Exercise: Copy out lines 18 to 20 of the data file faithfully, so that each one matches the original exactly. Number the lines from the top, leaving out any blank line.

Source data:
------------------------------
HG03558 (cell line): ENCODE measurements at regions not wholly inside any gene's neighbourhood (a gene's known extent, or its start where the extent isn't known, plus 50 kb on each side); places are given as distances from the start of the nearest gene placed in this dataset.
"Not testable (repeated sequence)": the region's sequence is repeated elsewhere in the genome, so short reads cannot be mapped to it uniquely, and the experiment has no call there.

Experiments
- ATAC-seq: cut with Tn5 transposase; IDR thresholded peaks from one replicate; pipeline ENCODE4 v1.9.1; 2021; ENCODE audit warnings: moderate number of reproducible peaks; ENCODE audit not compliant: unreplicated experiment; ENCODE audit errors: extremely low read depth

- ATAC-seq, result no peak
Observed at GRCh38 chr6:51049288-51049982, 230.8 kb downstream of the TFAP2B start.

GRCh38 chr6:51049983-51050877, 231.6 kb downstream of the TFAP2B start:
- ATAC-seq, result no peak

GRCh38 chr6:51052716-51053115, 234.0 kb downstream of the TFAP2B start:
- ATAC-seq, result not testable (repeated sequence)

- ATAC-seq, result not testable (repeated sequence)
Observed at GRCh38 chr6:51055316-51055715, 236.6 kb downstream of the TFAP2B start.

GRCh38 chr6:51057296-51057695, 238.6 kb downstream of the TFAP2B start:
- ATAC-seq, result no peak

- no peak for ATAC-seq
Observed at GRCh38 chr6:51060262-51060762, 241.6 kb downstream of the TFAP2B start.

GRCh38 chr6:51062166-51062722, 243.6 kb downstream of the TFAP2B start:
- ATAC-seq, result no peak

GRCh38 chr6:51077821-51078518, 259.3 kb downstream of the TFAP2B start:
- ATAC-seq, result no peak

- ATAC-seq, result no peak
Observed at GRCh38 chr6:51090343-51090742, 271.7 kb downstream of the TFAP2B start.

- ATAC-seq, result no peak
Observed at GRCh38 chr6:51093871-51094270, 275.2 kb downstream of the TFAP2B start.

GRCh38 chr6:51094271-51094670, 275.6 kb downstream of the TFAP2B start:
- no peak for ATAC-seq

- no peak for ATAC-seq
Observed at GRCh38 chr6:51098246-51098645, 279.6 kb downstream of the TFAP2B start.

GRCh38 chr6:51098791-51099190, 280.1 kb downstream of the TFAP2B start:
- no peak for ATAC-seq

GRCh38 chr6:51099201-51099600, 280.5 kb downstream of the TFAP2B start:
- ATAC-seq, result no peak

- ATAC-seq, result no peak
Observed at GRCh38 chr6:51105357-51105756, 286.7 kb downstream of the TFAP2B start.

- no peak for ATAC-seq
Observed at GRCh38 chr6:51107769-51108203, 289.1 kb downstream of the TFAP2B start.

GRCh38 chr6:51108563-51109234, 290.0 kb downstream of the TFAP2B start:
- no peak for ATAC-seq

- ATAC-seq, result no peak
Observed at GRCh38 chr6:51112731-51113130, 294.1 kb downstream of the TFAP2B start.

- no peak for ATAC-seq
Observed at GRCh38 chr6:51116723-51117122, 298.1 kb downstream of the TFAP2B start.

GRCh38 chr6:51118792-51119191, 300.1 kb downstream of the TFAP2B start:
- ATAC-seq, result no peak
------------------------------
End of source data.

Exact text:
- ATAC-seq, result no peak

GRCh38 chr6:51077821-51078518, 259.3 kb downstream of the TFAP2B start:
- ATAC-seq, result no peak